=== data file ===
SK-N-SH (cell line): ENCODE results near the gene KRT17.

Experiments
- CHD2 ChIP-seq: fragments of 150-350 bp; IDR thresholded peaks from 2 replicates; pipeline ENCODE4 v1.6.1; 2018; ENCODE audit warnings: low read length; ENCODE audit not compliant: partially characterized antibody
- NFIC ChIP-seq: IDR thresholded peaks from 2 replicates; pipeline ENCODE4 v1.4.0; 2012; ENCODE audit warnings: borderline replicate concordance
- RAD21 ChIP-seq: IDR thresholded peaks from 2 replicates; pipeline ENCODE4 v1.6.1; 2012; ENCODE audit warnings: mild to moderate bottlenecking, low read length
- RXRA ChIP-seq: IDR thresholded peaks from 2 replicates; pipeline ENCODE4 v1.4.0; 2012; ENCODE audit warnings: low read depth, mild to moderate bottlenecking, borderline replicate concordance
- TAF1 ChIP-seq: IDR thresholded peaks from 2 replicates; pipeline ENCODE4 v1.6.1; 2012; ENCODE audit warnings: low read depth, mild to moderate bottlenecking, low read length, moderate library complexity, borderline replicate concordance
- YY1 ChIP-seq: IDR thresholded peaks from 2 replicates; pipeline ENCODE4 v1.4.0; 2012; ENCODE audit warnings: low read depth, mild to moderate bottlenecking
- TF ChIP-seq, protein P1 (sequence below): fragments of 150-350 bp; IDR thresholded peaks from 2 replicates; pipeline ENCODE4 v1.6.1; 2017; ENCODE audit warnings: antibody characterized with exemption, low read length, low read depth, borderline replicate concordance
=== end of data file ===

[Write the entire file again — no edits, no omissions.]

SK-N-SH (cell line): ENCODE results near the gene KRT17.

Experiments
- CHD2 ChIP-seq: fragments of 150-350 bp; IDR thresholded peaks from 2 replicates; pipeline ENCODE4 v1.6.1; 2018; ENCODE audit warnings: low read length; ENCODE audit not compliant: partially characterized antibody
- NFIC ChIP-seq: IDR thresholded peaks from 2 replicates; pipeline ENCODE4 v1.4.0; 2012; ENCODE audit warnings: borderline replicate concordance
- RAD21 ChIP-seq: IDR thresholded peaks from 2 replicates; pipeline ENCODE4 v1.6.1; 2012; ENCODE audit warnings: mild to moderate bottlenecking, low read length
- RXRA ChIP-seq: IDR thresholded peaks from 2 replicates; pipeline ENCODE4 v1.4.0; 2012; ENCODE audit warnings: low read depth, mild to moderate bottlenecking, borderline replicate concordance
- TAF1 ChIP-seq: IDR thresholded peaks from 2 replicates; pipeline ENCODE4 v1.6.1; 2012; ENCODE audit warnings: low read depth, mild to moderate bottlenecking, low read length, moderate library complexity, borderline replicate concordance
- YY1 ChIP-seq: IDR thresholded peaks from 2 replicates; pipeline ENCODE4 v1.4.0; 2012; ENCODE audit warnings: low read depth, mild to moderate bottlenecking
- TF ChIP-seq, protein P1 (sequence below): fragments of 150-350 bp; IDR thresholded peaks from 2 replicates; pipeline ENCODE4 v1.6.1; 2017; ENCODE audit warnings: antibody characterized with exemption, low read length, low read depth, borderline replicate concordance